Montana’s Walsh Ends Senate Campaign

The Democrat is ending his campaign for a full term after plagiarism charges rocked his candidacy.

Sen. John Walsh, D-Mont., speaks during an event in the Capitol Visitor Center on the importance of the Land and Water Conservation Fund, July 23, 2014. 
National Journal
Emily Schultheis Alex Roarty
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Emily Schultheis Alex Roarty
Aug. 7, 2014, 12:08 p.m.

Demo­crat­ic Sen. John Walsh sus­pen­ded his cam­paign for a full Sen­ate term on Thursday, bow­ing to pres­sure to back out of the race after a pla­gi­ar­ism scan­dal threatened to elim­in­ate his already slim chance of vic­tory in Montana.

In a state­ment to Lee News­pa­pers, Walsh said he wanted to fo­cus on fin­ish­ing his term as a sen­at­or.

“It is time for us all to re­turn to the real is­sues of this elec­tion,” he said.

Walsh, the mil­it­ary vet­er­an ap­poin­ted to re­place Sen. Max Baucus in Feb­ru­ary, was run­ning against Re­pub­lic­an Rep. Steve Daines in the Montana race. The state’s Demo­crats now must scramble to find a re­place­ment can­did­ate in the next two weeks, an un­en­vi­able task just three months be­fore Elec­tion Day in a race many already ex­pec­ted Re­pub­lic­ans to win.

The news comes amidst heavy ru­mors that Walsh has been mulling his polit­ic­al fu­ture this week. Loc­al news out­lets re­por­ted that Walsh had can­celed a series of pub­lic events, in­clud­ing a Tues­day night fun­draiser in Jack­son Hole, Wyo. — an in­dic­a­tion that he is ready to end his cam­paign.

Ori­gin­ally, staffers were told they would re­ceive a call or email Tues­day night with news about Walsh’s de­cision, a seni­or Walsh aide told Na­tion­al Journ­al. Later Tues­day night, they were told the de­cision would in­stead be an­nounced to staff on Wed­nes­day morn­ing. Walsh an­nounced the de­cision on a call with staffers, the seni­or aide said, adding that Walsh’s wife Janet was “openly sob­bing” as she thanked mem­bers of the cam­paign.

Ed­it­or­i­al boards across the state called for his de­par­ture from the race over the week­end. The Mis­souli­an said Walsh needs to “bow out of the Sen­ate race im­me­di­ately”; the Billings Gaz­ette wrote that Walsh should “stop cam­paign­ing and do his ut­most to serve Montanans well” for the re­mainder of his Sen­ate term.

A New York Times re­port in late Ju­ly found that Walsh had pla­gi­ar­ized large por­tions of his mas­ters thes­is at the U.S. Army War Col­lege in Pennsylvania. Walsh ini­tially apo­lo­gized for his ac­tions, with both the can­did­ate and the cam­paign claim­ing his pla­gi­ar­ism was a res­ult of post-trau­mat­ic stress dis­order after serving in Ir­aq.

Walsh later re­versed those state­ments, say­ing PTSD was not at fault: “I am in no way — no way — ty­ing what I did to any type of PTSD,” Walsh told a loc­al ra­dio sta­tion.”It had noth­ing to do with the mis­take that I made.”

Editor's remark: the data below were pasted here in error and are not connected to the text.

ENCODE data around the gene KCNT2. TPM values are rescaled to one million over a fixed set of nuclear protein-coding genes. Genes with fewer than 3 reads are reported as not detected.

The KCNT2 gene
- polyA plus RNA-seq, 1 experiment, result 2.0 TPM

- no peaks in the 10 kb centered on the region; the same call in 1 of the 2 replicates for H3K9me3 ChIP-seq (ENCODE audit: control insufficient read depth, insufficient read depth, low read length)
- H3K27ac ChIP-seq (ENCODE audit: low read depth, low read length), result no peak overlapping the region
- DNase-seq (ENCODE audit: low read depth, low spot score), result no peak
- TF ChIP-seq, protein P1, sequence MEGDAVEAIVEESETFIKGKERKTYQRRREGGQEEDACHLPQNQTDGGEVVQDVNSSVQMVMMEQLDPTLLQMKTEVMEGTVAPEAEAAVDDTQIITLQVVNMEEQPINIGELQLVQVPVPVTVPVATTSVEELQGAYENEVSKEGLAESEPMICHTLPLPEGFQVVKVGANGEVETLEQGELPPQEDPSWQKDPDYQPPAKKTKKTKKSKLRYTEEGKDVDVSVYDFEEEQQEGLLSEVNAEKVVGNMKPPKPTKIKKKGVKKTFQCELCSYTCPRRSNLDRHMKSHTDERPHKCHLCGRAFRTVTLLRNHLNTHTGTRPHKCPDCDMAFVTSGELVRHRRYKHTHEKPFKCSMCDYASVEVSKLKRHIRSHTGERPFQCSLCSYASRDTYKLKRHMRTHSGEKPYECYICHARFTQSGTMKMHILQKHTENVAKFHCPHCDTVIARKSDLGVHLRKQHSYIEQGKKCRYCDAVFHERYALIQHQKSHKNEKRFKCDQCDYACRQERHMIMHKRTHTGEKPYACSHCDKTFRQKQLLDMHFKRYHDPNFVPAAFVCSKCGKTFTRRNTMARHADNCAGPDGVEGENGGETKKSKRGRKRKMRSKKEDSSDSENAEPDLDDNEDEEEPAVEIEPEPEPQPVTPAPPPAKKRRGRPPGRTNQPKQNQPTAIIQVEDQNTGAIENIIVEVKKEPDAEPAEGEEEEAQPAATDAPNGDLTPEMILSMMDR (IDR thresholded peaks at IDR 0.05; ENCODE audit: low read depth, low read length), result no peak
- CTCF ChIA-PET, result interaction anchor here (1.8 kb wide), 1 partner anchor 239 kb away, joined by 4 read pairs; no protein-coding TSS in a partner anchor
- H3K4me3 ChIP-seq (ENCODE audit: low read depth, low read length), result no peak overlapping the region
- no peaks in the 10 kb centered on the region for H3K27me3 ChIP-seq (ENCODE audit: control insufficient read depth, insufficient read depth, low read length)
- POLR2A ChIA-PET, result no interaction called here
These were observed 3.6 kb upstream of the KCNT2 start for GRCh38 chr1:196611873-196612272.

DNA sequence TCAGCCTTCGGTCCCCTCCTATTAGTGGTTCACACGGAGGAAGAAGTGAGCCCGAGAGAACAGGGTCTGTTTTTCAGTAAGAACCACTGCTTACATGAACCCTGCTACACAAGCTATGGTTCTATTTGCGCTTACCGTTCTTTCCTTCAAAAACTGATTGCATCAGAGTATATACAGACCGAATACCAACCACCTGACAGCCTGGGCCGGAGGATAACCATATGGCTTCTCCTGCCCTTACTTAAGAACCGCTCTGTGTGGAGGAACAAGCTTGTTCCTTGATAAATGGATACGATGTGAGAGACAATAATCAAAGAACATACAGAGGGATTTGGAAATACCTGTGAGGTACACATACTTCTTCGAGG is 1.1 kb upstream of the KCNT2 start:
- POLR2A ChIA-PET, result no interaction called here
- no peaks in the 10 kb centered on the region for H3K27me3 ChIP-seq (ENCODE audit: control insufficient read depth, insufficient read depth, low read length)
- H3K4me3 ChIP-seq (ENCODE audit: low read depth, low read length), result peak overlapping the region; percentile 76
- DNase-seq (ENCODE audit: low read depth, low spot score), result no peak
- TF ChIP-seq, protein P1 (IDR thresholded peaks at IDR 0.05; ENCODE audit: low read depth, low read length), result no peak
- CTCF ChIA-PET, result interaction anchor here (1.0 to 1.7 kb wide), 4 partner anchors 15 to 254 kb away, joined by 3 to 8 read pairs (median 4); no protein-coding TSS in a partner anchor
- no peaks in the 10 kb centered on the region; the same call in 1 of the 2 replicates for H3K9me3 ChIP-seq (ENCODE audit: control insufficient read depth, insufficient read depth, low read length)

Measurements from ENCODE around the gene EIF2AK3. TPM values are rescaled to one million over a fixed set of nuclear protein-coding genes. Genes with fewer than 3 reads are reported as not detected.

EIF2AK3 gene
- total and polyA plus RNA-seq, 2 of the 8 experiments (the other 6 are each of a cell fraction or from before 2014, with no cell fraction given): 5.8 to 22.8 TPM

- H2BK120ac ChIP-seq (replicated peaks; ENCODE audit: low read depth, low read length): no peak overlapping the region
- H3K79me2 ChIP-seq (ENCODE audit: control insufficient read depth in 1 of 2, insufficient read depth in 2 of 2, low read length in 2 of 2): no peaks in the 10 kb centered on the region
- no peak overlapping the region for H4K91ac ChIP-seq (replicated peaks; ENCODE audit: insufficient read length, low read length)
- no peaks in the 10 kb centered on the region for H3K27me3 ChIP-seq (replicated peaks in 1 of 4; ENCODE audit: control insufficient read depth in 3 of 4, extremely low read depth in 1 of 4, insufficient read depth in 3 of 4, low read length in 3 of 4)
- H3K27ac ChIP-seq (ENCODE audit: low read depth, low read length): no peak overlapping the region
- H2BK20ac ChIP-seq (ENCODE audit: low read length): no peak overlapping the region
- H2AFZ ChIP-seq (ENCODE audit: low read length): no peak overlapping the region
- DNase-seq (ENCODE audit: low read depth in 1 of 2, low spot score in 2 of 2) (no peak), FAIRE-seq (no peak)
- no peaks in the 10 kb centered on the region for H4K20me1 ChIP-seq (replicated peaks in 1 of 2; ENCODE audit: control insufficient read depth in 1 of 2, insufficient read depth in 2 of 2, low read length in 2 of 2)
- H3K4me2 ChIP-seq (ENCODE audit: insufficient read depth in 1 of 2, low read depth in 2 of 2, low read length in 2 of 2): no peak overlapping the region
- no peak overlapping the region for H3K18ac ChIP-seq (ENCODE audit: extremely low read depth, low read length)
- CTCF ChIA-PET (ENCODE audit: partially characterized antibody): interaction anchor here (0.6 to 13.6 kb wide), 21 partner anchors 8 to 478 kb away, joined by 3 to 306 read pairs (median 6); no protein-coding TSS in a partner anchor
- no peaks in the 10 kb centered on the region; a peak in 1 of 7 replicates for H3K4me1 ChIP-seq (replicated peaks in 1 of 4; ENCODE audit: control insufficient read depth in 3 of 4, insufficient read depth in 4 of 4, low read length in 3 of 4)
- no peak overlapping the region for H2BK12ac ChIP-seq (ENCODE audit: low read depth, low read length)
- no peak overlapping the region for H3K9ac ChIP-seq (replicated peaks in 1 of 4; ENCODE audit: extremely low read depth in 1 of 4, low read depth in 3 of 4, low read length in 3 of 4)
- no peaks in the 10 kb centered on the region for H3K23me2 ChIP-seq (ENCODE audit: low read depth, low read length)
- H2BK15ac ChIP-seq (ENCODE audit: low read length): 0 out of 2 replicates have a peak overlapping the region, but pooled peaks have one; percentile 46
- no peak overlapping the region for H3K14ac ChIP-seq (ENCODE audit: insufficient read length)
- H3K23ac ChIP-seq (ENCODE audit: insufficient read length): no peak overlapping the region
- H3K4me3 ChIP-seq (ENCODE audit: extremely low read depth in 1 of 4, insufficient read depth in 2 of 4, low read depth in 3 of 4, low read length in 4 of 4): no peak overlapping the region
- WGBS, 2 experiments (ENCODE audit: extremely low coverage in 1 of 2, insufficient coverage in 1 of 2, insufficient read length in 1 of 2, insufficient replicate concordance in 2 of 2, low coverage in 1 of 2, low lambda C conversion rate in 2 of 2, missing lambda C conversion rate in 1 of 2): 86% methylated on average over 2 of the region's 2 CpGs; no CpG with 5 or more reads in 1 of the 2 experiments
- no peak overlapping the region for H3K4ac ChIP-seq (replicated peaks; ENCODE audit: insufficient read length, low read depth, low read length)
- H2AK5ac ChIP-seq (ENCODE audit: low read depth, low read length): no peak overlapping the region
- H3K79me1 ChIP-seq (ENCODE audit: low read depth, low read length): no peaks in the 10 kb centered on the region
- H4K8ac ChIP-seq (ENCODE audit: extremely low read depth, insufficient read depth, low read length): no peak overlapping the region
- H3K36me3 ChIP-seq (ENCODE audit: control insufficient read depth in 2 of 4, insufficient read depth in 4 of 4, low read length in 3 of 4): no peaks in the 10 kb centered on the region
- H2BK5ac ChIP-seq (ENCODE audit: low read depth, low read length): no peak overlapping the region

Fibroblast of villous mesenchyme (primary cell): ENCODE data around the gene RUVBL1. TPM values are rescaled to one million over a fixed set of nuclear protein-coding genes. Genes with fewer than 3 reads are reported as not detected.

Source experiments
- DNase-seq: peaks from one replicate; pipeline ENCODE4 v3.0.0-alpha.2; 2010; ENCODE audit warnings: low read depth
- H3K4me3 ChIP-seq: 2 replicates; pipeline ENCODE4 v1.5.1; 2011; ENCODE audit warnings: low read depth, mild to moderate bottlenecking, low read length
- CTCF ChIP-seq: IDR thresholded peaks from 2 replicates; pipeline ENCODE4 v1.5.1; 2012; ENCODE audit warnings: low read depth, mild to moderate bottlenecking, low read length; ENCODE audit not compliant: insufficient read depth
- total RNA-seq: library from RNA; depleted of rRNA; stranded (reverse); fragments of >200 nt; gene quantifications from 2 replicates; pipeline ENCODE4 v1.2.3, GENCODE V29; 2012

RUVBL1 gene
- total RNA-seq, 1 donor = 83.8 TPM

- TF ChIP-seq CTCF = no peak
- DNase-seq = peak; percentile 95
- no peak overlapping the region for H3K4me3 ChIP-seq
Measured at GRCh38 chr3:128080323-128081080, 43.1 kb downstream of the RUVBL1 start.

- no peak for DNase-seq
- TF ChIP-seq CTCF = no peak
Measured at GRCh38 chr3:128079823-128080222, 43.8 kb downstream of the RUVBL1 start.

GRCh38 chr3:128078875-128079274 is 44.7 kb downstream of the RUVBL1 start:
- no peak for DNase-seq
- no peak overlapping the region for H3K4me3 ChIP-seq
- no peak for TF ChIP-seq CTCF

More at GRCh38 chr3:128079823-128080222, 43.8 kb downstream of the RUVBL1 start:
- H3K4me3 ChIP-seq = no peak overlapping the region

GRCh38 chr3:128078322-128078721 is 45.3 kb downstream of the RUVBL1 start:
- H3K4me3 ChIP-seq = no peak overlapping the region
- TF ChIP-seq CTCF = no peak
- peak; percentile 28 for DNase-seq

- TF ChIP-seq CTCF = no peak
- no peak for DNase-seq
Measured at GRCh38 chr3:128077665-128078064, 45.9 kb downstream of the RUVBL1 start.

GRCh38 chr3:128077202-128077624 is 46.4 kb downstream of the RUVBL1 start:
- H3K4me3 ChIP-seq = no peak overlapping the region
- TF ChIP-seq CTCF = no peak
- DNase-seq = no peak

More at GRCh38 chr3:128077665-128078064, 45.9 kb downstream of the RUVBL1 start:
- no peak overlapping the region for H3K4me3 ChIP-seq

Ac­cord­ing to the Helena In­de­pend­ent Re­cord, a nearly 200-del­eg­ate com­mit­tee will con­vene to pick the new nom­in­ee, a group com­pris­ing party lead­ers from across Montana. They have un­til Aug. 20 to do so. 

Pos­sible can­did­ates to re­place Walsh on the Demo­crat­ic tick­et in­clude former NARAL Pro-Choice Amer­ica Pres­id­ent Nancy Keen­an; EMILY’s List Pres­id­ent Stephanie Schriock; John Bo­hlinger, the former lieu­ten­ant gov­ernor who lost to Walsh in the Demo­crat­ic primary; and ranch­er Dirk Adams, who also ran in the primary.

There will also be pres­sure on former Montana Gov. Bri­an Sch­weitzer, who turned down a chance to run last year, to re­con­sider in the wake of Walsh’s de­cision.

The man who fin­ished a dis­tant second to Walsh in the Demo­crat­ic primary, Bo­hlinger, told Na­tion­al Journ­al he would be open to ac­cept­ing the nom­in­a­tion.

“If they con­sider me a vi­able can­did­ate, I would run with the pro­vi­sion that the Demo­crat­ic Party provide suf­fi­cient money for a cred­ible cam­paign as well as staff and vo­lun­teers around the state,” he said.

He made clear, however, that he would not seek sup­port for the nom­in­a­tion if the state party com­mit­tee de­cided to pick an­oth­er nom­in­ee.

Demo­crats wor­ried not just about the neg­at­ive im­pact of the Walsh al­leg­a­tions on his own race, but the ripple ef­fect he could have on down-bal­lot races in the state — in par­tic­u­lar, on the state’s at-large con­gres­sion­al race, where Demo­crat John Lewis re­mains com­pet­it­ive.

Pos­sible can­did­ates to re­place Walsh on the Demo­crat­ic tick­et in­clude former NARAL Pro-Choice Amer­ica Pres­id­ent Nancy Keen­an, EMILY’s List Pres­id­ent Stephanie Schriock, John Bo­hlinger, the former lieu­ten­ant gov­ernor who lost to Walsh in the Demo­crat­ic primary or ranch­er Dirk Adams, who also ran in the primary. There will also be pres­sure on former Montana Gov. Bri­an Sch­weitzer, who turned down a chance to run last year, to re­con­sider in the wake of Walsh’s de­cision.Pos­sible can­did­ates to re­place Walsh on the Demo­crat­ic tick­et in­clude former NARAL Pro-Choice Amer­ica Pres­id­ent Nancy Keen­an, EMILY’s List Pres­id­ent Stephanie Schriock, John Bo­hlinger, the former lieu­ten­ant gov­ernor who lost to Walsh in the Demo­crat­ic primary or ranch­er Dirk Adams, who also ran in the primary.There will also be pres­sure on former Montana Gov. Bri­an Sch­weitzer, who turned down a chance to run last year, to re­con­sider in the wake of Walsh’s de­cisio
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